• amandam-Koc
    4/13/2015 - 01:44 p.m.

    The tax was removed from fruits and vegetables because of the junk food, the govern want the people to eat more half food them junk food, and this was the idea to remove the tax from fruits and vegetables and put more taxes in junk food.

  • Julian10
    4/15/2015 - 12:45 p.m.

    Navajo is the first place in the united states to receive a tax on fast food. Navajo county has approved a 2-percent tax on junk food. They started taxing goods like pastries, fried foods, desserts, chips and, soda. All that income will go to building parks, swimming pools, basketball courts, tennis courts and much more. Following this tax on junk food it has lifted the tax on veggies and fruits.

  • TehyaWhite-Ste
    4/16/2015 - 12:55 p.m.

    I think this is good idea! I always say how people don't eat healthy because healthy food is way more expensive. It is about time somebody started to take a step in this direction.

  • camzycam
    4/17/2015 - 11:33 a.m.

    I think they shouldn't even tax on fast food restaurants. It's just too much for them just to tax on junk food. Well the good thing is that they removed tax from fresh fruits and vegetables. But adding tax to fast food restaurants it's doing to much. If they do start taxing on fast food i wouldn't even bother buying it. We eat out at least 2 times each month. But i do get the fact people do go overboard with eating fatty foods. So i some what agree with this choice

  • clairedoucet
    4/17/2015 - 01:02 p.m.

    Personally, I believe that taxing soda and added sugar is a smart idea based on all of the obesity problems in the U.S. I googled obesity in the United States and saw that based on people eating and drinking a bunch of added sugars, such as soda , that 1 out of 3 people in the U.S. are overweight as compared to only 1 out of 5 in Europe. My opinion is that every state should tax soda and soon tax all added sugars because doing this could solve the worlds obesity problem. In the places that are taxing at least 1 cent per ounce there is about a 15-25% consumption decrease. Soda is good to have but, just for the right occasions. I personally know plenty of kids and adults that will at least have 1-2 cans a day which is very unhealthy because soda doesn't have any health benefits: its is caffeinated, has added sugar, and packs a ton of calories in just one little can. People who drink soda also need to drink water because soda contains sugar and caffeine which cause dehydration and that is not good for your body. Overall, I agree with the soda tax because it would help with obesity and diabetes issues, also if you cut out soda or have it very reasonably then you will lead a healthier life.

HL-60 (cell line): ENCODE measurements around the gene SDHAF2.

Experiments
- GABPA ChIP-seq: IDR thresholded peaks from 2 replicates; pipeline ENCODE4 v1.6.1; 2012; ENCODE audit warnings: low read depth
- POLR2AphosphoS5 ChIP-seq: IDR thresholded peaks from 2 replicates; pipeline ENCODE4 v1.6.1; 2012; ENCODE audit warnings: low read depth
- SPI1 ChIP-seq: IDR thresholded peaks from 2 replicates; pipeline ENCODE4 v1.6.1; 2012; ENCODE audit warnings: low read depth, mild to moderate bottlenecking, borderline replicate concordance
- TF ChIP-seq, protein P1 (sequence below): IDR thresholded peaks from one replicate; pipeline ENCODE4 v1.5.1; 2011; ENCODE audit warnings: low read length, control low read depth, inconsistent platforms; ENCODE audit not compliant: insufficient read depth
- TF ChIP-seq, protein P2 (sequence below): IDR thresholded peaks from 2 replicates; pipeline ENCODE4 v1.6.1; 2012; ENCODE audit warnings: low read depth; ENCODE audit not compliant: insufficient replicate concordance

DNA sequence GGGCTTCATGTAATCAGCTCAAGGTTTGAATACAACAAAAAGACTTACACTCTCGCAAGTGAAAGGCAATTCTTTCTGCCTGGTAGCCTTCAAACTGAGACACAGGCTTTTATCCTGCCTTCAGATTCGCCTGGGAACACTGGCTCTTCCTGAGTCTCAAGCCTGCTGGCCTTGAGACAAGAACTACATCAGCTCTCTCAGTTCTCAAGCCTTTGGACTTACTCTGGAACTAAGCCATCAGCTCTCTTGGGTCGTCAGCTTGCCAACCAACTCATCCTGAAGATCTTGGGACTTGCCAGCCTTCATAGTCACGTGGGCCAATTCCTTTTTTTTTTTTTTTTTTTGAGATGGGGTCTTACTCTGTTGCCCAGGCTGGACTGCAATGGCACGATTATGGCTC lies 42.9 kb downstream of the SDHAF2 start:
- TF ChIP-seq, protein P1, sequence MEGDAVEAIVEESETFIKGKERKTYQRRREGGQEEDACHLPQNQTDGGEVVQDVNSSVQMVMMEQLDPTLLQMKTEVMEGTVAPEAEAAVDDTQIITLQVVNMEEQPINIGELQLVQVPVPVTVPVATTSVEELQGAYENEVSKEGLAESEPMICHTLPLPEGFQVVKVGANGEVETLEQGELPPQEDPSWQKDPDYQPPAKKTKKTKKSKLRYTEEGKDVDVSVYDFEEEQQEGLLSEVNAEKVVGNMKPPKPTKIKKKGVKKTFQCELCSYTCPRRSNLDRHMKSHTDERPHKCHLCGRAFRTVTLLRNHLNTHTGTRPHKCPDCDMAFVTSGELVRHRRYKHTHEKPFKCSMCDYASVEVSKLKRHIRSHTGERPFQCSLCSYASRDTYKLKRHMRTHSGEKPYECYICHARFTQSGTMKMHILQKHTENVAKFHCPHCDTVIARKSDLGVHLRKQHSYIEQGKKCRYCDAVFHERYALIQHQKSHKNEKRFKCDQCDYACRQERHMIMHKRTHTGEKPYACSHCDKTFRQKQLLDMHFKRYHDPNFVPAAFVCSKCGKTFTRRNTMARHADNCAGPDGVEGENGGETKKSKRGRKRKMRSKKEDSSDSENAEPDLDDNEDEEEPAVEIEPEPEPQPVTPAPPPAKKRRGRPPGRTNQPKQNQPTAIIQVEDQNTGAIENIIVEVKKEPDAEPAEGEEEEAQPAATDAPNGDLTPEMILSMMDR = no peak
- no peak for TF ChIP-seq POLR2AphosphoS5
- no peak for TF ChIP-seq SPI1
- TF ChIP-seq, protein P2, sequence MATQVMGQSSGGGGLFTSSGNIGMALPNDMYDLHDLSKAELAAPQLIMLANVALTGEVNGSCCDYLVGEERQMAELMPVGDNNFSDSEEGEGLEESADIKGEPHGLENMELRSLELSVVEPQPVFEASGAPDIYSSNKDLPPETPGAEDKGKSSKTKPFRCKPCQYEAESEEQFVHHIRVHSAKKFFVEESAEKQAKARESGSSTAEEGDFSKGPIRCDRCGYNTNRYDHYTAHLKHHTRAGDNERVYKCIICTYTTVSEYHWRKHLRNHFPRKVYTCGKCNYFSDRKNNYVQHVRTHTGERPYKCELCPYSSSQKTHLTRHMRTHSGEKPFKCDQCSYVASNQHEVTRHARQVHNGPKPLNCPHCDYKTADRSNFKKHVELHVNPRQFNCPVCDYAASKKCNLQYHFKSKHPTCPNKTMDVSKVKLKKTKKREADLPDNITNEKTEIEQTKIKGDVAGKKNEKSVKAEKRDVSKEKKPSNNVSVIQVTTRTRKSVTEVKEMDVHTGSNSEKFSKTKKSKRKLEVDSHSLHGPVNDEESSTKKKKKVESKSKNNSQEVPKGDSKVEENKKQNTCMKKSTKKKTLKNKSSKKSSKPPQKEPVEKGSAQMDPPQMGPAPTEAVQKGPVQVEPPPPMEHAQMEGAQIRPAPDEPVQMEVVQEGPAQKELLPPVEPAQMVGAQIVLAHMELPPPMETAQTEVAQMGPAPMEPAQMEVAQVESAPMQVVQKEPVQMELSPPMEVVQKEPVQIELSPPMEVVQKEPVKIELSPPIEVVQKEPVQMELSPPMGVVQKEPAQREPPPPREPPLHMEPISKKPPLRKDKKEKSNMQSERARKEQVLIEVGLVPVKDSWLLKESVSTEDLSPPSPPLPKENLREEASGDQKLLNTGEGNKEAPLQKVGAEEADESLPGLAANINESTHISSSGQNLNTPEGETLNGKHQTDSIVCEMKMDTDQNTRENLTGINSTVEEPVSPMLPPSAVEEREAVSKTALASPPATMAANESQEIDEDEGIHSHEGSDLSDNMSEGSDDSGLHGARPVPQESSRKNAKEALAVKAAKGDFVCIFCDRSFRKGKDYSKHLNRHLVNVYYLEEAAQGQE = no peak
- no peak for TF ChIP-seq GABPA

• camh-Eic
    4/21/2015 - 11:22 a.m.

    they do not charge tax for jink food OK that is just bad junk food is horrible for you Cage taxes for bad stuff I mean seriously that is just stupid.

  • stephanieg-Che
    4/21/2015 - 01:52 p.m.

    If a 2% tax is added it wont change anything the people are still going to eat out. Wow do they know why most people prefer fast food because healthy food be costing a lot and its faster to get something that is cooked buy someone else. It's a good thing that the money they get from this new tax goes toward building wellness centers, parks, basketball courts, trails, swimming pools, picnic grounds and other ways to get healthy.

  • codyh-Man
    5/11/2015 - 10:23 a.m.

    I think Navajo is doing the right thing on putting a tax on junk food because a lot of people there are either obese or have diabetes this why i think their doing the right thing

Take the Quiz Leave a comment
ADVERTISEMENT